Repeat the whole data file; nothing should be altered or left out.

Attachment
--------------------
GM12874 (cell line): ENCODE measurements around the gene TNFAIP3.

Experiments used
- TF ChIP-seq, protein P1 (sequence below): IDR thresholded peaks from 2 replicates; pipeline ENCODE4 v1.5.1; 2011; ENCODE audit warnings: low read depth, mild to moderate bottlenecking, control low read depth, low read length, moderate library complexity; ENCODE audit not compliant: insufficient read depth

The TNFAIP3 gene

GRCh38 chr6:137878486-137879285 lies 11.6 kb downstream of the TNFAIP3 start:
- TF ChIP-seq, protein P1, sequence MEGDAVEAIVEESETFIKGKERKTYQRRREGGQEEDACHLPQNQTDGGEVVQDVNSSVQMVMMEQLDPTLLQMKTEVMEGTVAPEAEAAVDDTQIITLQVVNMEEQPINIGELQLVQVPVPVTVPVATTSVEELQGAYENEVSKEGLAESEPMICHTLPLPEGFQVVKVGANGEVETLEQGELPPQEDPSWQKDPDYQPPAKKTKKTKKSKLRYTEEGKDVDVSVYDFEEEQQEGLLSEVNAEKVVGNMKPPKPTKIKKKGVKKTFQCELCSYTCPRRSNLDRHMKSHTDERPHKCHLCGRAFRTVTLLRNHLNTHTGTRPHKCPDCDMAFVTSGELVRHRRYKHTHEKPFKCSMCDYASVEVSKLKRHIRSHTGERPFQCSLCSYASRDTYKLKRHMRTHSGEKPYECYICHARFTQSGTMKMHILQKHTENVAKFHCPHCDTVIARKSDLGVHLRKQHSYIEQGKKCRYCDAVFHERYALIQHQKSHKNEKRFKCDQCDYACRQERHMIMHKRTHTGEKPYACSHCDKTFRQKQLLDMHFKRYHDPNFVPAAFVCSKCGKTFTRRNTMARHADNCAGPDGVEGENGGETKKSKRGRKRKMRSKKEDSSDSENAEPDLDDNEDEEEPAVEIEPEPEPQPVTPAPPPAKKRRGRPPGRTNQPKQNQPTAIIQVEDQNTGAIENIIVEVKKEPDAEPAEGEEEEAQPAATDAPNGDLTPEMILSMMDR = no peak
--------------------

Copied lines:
GM12874 (cell line): ENCODE measurements around the gene TNFAIP3.

Experiments used
- TF ChIP-seq, protein P1 (sequence below): IDR thresholded peaks from 2 replicates; pipeline ENCODE4 v1.5.1; 2011; ENCODE audit warnings: low read depth, mild to moderate bottlenecking, control low read depth, low read length, moderate library complexity; ENCODE audit not compliant: insufficient read depth

The TNFAIP3 gene

GRCh38 chr6:137878486-137879285 lies 11.6 kb downstream of the TNFAIP3 start:
- TF ChIP-seq, protein P1, sequence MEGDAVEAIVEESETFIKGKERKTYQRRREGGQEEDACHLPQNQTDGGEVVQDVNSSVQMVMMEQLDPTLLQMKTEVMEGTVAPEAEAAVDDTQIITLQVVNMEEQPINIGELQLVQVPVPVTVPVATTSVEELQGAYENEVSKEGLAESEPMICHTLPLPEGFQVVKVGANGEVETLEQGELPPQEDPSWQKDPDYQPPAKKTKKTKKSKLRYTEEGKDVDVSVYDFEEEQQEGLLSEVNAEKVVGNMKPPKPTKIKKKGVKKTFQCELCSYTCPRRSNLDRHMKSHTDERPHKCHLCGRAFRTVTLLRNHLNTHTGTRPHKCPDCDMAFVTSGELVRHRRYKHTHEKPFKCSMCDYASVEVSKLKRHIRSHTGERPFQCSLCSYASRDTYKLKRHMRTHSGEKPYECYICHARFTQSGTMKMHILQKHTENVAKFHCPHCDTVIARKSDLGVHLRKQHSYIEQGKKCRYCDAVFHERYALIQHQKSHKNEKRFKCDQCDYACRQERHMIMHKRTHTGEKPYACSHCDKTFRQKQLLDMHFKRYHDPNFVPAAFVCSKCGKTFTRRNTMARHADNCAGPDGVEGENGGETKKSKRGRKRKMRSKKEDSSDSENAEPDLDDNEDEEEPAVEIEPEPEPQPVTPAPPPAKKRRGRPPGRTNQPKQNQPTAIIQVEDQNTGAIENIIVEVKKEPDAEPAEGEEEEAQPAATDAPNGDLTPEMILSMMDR = no peak